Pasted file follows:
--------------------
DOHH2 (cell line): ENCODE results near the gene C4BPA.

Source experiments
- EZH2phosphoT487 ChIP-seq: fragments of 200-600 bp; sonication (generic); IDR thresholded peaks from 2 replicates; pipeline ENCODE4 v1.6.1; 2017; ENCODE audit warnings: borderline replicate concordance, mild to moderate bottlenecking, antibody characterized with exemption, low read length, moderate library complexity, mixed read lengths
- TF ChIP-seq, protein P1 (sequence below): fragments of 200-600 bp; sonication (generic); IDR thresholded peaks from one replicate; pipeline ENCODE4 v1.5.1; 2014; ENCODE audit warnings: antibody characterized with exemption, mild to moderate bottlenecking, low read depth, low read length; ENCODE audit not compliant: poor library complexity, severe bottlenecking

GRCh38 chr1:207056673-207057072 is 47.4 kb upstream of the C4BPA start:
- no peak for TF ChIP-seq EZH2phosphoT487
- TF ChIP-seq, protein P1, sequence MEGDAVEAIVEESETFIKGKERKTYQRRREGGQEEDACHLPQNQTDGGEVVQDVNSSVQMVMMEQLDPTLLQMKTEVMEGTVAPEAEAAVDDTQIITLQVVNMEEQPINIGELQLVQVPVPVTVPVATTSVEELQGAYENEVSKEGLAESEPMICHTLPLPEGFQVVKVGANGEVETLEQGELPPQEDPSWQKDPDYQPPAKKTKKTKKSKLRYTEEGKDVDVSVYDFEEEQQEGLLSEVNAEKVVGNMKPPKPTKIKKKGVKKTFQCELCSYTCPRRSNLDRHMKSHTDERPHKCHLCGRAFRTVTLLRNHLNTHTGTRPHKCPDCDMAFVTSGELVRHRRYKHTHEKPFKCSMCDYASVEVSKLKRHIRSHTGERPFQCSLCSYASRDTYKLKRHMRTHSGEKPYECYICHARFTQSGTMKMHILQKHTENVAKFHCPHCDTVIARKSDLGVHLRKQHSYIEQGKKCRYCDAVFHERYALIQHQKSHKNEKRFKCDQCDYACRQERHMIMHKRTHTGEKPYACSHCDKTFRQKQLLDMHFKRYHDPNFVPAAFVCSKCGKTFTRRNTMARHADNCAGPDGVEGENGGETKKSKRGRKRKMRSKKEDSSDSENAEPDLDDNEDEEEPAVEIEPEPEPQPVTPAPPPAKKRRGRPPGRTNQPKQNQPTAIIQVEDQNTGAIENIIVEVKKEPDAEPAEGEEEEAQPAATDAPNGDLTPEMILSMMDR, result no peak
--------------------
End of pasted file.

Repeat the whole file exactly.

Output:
DOHH2 (cell line): ENCODE results near the gene C4BPA.

Source experiments
- EZH2phosphoT487 ChIP-seq: fragments of 200-600 bp; sonication (generic); IDR thresholded peaks from 2 replicates; pipeline ENCODE4 v1.6.1; 2017; ENCODE audit warnings: borderline replicate concordance, mild to moderate bottlenecking, antibody characterized with exemption, low read length, moderate library complexity, mixed read lengths
- TF ChIP-seq, protein P1 (sequence below): fragments of 200-600 bp; sonication (generic); IDR thresholded peaks from one replicate; pipeline ENCODE4 v1.5.1; 2014; ENCODE audit warnings: antibody characterized with exemption, mild to moderate bottlenecking, low read depth, low read length; ENCODE audit not compliant: poor library complexity, severe bottlenecking

GRCh38 chr1:207056673-207057072 is 47.4 kb upstream of the C4BPA start:
- no peak for TF ChIP-seq EZH2phosphoT487
- TF ChIP-seq, protein P1, sequence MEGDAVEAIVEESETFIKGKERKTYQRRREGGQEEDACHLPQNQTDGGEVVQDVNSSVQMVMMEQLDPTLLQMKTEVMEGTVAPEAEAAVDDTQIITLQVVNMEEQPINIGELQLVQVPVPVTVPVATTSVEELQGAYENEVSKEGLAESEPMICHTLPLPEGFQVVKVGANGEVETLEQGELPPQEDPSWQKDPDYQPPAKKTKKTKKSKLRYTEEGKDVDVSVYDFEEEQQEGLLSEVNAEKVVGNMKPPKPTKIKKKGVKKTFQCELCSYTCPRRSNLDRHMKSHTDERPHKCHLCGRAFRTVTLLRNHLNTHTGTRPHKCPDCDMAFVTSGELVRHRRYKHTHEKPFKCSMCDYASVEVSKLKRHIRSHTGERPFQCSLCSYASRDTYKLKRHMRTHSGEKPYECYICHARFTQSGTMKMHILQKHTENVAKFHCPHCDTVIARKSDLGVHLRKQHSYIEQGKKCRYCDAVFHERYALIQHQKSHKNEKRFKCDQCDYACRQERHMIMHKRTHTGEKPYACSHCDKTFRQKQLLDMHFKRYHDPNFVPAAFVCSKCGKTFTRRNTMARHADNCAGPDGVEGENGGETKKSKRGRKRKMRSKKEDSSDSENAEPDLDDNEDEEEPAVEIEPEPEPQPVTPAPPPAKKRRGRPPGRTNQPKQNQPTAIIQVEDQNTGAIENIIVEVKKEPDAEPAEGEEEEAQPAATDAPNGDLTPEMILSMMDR, result no peak